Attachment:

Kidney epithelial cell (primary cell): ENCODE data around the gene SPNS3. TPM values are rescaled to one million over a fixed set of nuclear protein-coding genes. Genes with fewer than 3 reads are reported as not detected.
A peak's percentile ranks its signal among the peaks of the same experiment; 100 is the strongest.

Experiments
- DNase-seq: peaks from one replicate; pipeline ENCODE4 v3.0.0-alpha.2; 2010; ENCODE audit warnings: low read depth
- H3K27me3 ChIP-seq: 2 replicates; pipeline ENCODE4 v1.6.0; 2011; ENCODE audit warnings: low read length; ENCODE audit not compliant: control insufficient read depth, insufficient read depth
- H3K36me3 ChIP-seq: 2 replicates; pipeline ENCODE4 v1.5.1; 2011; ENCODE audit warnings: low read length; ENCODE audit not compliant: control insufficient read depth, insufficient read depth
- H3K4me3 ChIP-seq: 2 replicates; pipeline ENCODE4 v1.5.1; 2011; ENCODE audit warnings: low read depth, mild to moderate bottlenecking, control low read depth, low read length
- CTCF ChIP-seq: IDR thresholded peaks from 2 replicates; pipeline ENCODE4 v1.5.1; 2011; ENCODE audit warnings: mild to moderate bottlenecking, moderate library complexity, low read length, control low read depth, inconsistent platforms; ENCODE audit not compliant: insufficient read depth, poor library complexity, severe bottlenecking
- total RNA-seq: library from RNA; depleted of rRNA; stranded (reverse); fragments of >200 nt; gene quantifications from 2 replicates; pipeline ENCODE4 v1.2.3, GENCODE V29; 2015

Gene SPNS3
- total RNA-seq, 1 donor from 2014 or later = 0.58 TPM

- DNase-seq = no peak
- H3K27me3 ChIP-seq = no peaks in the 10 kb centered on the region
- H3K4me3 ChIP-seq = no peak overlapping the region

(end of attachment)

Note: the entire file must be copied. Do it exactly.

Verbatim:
Kidney epithelial cell (primary cell): ENCODE data around the gene SPNS3. TPM values are rescaled to one million over a fixed set of nuclear protein-coding genes. Genes with fewer than 3 reads are reported as not detected.
A peak's percentile ranks its signal among the peaks of the same experiment; 100 is the strongest.

Experiments
- DNase-seq: peaks from one replicate; pipeline ENCODE4 v3.0.0-alpha.2; 2010; ENCODE audit warnings: low read depth
- H3K27me3 ChIP-seq: 2 replicates; pipeline ENCODE4 v1.6.0; 2011; ENCODE audit warnings: low read length; ENCODE audit not compliant: control insufficient read depth, insufficient read depth
- H3K36me3 ChIP-seq: 2 replicates; pipeline ENCODE4 v1.5.1; 2011; ENCODE audit warnings: low read length; ENCODE audit not compliant: control insufficient read depth, insufficient read depth
- H3K4me3 ChIP-seq: 2 replicates; pipeline ENCODE4 v1.5.1; 2011; ENCODE audit warnings: low read depth, mild to moderate bottlenecking, control low read depth, low read length
- CTCF ChIP-seq: IDR thresholded peaks from 2 replicates; pipeline ENCODE4 v1.5.1; 2011; ENCODE audit warnings: mild to moderate bottlenecking, moderate library complexity, low read length, control low read depth, inconsistent platforms; ENCODE audit not compliant: insufficient read depth, poor library complexity, severe bottlenecking
- total RNA-seq: library from RNA; depleted of rRNA; stranded (reverse); fragments of >200 nt; gene quantifications from 2 replicates; pipeline ENCODE4 v1.2.3, GENCODE V29; 2015

Gene SPNS3
- total RNA-seq, 1 donor from 2014 or later = 0.58 TPM

- DNase-seq = no peak
- H3K27me3 ChIP-seq = no peaks in the 10 kb centered on the region
- H3K4me3 ChIP-seq = no peak overlapping the region